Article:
The Dakhleh Glass: Product of an impact airburst or cratering event in the Western Desert of Egypt?
AuthorOsinski, G. R.
Smith, J. R.
Boslough, M. B. E.
Schwarcz, H. P.
Kleindienst, M. R.
Haldemann, A. F. C.
Churcher, C. S.
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CitationOsinski, G. R., Kieniewicz, J., Smith, J. R., Boslough, M. B. E., Eccleston, M., Schwarcz, H. P., ... & Churcher, C. S. (2008). The Dakhleh Glass: Product of an impact airburst or cratering event in the Western Desert of Egypt?. Meteoritics & Planetary Science, 43(12), 2089-2107.
PublisherThe Meteoritical Society
JournalMeteoritics & Planetary Science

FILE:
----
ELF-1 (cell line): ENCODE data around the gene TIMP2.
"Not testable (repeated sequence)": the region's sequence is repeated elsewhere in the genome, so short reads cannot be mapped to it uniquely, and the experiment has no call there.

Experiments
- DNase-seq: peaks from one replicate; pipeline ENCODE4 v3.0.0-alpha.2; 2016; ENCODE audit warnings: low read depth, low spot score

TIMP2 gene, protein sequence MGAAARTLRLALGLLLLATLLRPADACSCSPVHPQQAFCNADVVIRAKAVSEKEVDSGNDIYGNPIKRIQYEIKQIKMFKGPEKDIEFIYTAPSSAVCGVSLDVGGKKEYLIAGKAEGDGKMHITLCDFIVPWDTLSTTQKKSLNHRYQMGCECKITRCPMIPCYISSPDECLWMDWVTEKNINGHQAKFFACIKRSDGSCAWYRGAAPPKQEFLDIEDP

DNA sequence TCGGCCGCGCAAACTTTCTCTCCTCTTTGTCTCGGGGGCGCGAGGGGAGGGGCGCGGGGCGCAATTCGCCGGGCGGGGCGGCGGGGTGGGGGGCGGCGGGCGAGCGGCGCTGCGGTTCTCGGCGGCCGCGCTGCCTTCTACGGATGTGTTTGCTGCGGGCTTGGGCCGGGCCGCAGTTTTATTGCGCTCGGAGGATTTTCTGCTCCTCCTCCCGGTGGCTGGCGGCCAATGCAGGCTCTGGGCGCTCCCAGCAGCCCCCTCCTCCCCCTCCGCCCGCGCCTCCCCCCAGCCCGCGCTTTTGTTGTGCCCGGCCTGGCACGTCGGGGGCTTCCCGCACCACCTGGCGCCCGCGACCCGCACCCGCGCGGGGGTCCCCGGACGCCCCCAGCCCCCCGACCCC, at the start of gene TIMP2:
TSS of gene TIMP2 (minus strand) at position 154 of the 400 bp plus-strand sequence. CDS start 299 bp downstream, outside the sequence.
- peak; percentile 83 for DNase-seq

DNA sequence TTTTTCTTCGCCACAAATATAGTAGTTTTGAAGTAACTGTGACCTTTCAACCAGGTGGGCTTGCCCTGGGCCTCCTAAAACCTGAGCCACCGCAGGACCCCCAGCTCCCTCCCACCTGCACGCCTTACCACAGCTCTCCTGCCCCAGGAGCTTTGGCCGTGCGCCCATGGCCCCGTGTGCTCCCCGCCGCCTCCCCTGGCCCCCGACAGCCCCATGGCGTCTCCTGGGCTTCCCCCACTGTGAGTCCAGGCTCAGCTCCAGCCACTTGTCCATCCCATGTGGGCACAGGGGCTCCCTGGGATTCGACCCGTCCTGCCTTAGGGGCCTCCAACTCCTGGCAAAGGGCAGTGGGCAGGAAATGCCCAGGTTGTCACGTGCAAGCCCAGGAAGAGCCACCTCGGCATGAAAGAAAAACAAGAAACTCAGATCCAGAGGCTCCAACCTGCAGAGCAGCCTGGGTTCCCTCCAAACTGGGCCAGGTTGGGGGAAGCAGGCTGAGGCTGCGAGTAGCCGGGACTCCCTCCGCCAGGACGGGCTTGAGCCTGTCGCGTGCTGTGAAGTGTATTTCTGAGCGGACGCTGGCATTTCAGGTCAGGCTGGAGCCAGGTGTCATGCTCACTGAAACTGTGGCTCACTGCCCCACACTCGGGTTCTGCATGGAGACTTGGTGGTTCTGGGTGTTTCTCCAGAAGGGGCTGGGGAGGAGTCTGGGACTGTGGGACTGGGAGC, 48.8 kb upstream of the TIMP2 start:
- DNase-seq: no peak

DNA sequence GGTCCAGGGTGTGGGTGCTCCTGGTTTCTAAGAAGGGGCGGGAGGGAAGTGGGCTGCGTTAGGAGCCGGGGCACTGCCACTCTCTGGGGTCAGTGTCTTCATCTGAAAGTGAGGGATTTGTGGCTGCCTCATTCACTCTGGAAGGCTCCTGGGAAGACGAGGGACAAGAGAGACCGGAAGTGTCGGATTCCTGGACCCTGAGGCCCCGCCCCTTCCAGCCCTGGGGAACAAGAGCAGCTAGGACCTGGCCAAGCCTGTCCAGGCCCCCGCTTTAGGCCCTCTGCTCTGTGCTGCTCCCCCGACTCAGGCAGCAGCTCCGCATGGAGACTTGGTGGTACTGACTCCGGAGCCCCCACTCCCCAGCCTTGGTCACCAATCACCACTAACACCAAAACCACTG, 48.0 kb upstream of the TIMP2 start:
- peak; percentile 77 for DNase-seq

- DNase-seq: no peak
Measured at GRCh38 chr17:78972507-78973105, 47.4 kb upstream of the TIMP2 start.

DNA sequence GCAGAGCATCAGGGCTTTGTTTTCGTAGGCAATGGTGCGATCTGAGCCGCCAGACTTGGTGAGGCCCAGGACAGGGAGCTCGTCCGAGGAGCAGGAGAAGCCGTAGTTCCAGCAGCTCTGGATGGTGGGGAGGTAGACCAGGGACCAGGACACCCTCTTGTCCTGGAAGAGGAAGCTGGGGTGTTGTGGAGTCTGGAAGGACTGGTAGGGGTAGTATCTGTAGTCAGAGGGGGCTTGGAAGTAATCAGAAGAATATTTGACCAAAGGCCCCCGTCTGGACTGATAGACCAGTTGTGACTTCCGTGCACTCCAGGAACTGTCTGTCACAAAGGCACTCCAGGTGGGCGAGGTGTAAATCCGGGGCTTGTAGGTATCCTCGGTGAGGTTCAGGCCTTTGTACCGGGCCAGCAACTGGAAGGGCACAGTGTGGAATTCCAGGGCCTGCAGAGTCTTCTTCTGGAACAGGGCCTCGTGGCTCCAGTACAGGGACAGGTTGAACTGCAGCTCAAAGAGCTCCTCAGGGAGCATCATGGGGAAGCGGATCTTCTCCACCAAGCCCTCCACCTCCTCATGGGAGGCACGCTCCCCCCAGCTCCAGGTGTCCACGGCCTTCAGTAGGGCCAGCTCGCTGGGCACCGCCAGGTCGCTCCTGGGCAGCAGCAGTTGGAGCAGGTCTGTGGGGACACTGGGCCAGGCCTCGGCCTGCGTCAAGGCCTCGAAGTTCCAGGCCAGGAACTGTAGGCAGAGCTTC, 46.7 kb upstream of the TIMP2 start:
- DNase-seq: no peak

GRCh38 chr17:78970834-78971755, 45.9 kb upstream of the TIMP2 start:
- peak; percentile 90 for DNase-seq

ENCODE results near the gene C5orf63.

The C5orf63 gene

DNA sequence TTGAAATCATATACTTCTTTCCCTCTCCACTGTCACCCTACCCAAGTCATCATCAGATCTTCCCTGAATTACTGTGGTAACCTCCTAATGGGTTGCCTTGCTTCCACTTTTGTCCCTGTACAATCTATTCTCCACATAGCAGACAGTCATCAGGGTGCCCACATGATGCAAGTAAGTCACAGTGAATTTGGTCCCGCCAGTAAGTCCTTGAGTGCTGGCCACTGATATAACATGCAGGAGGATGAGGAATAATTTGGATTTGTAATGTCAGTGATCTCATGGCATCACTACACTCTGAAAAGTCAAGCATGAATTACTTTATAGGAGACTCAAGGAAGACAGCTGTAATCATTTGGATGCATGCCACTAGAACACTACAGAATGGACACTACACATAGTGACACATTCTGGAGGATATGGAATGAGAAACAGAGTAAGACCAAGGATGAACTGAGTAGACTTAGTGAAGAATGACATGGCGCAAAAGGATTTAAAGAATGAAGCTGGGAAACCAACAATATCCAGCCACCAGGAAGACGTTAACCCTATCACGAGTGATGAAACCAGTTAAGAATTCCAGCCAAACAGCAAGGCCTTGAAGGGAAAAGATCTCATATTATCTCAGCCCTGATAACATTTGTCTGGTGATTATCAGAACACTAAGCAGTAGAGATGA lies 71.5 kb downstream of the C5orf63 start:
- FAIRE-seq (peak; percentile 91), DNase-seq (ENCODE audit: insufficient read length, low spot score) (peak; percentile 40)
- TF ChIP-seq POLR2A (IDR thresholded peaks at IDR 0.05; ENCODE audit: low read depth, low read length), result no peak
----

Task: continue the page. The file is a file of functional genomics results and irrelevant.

AbstractImpact cratering is a ubiquitous geological process on the terrestrial planets. Meteorite impact craters are the most visible product of impact events, but there is a growing recognition that large aerial bursts or airbursts should occur relatively frequently throughout geological time. In this contribution, we report on an unusual impact glass--the Dakhleh Glass (DG)--which is distributed over an area of ~400 km^2 of the Dakhleh Oasis, Egypt. This region preserves a rich history of habitation stretching back to over 400,000 years before the emergence of Homo sapiens. We report on observations made during recent fieldwork and subsequent analytical analyses that strengthen previous suggestions that the DG formed during an impact event. The wide distribution and large size of DG specimens (up to ~50 cm across), the chemistry (e.g., CaO and Al2O3 contents up to ~25 and ~18 wt%, respectively), the presence of lechatelierite and burnt sediments, and the inclusion of clasts and spherules in the DG is inconsistent with known terrestrial processes of glass formation. The age and other textural characteristics rule out a human origin. Instead, we draw upon recent numerical modeling of airbursts to suggest that the properties of DG, coupled with the absence of a confirmed crater, can best be explained by melting of surficial sediments as a result of a large airburst event. We suggest that glass produced by such events should, therefore, be more common in the rock record than impact craters, assuming that the glass formed in a suitable preserving environment.